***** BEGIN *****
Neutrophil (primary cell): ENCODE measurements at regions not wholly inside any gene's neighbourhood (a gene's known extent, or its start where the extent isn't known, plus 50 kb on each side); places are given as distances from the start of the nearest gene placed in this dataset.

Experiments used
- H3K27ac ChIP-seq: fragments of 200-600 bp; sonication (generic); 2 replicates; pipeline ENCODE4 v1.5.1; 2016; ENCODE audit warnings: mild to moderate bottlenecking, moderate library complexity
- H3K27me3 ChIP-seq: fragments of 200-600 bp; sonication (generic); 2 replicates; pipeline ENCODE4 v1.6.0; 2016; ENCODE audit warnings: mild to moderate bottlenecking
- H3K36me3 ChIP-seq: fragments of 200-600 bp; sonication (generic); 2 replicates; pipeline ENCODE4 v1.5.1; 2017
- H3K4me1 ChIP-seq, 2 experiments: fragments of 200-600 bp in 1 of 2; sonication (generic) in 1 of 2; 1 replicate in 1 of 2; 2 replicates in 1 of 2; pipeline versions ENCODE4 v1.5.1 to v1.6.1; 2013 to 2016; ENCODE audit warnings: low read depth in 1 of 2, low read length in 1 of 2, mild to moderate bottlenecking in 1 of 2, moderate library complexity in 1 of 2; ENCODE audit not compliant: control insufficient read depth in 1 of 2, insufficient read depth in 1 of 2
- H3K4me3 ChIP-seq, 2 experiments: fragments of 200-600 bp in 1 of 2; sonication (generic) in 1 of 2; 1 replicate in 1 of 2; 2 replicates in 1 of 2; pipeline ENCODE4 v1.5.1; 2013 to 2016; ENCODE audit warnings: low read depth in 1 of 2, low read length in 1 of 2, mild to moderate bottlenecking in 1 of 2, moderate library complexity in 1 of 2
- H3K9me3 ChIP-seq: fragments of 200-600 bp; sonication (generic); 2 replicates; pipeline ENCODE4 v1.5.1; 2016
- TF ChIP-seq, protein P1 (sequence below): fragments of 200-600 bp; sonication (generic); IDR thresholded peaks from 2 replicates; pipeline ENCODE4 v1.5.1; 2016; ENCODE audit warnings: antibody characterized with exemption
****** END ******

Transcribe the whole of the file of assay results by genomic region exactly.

Neutrophil (primary cell): ENCODE measurements at regions not wholly inside any gene's neighbourhood (a gene's known extent, or its start where the extent isn't known, plus 50 kb on each side); places are given as distances from the start of the nearest gene placed in this dataset.

Experiments used
- H3K27ac ChIP-seq: fragments of 200-600 bp; sonication (generic); 2 replicates; pipeline ENCODE4 v1.5.1; 2016; ENCODE audit warnings: mild to moderate bottlenecking, moderate library complexity
- H3K27me3 ChIP-seq: fragments of 200-600 bp; sonication (generic); 2 replicates; pipeline ENCODE4 v1.6.0; 2016; ENCODE audit warnings: mild to moderate bottlenecking
- H3K36me3 ChIP-seq: fragments of 200-600 bp; sonication (generic); 2 replicates; pipeline ENCODE4 v1.5.1; 2017
- H3K4me1 ChIP-seq, 2 experiments: fragments of 200-600 bp in 1 of 2; sonication (generic) in 1 of 2; 1 replicate in 1 of 2; 2 replicates in 1 of 2; pipeline versions ENCODE4 v1.5.1 to v1.6.1; 2013 to 2016; ENCODE audit warnings: low read depth in 1 of 2, low read length in 1 of 2, mild to moderate bottlenecking in 1 of 2, moderate library complexity in 1 of 2; ENCODE audit not compliant: control insufficient read depth in 1 of 2, insufficient read depth in 1 of 2
- H3K4me3 ChIP-seq, 2 experiments: fragments of 200-600 bp in 1 of 2; sonication (generic) in 1 of 2; 1 replicate in 1 of 2; 2 replicates in 1 of 2; pipeline ENCODE4 v1.5.1; 2013 to 2016; ENCODE audit warnings: low read depth in 1 of 2, low read length in 1 of 2, mild to moderate bottlenecking in 1 of 2, moderate library complexity in 1 of 2
- H3K9me3 ChIP-seq: fragments of 200-600 bp; sonication (generic); 2 replicates; pipeline ENCODE4 v1.5.1; 2016
- TF ChIP-seq, protein P1 (sequence below): fragments of 200-600 bp; sonication (generic); IDR thresholded peaks from 2 replicates; pipeline ENCODE4 v1.5.1; 2016; ENCODE audit warnings: antibody characterized with exemption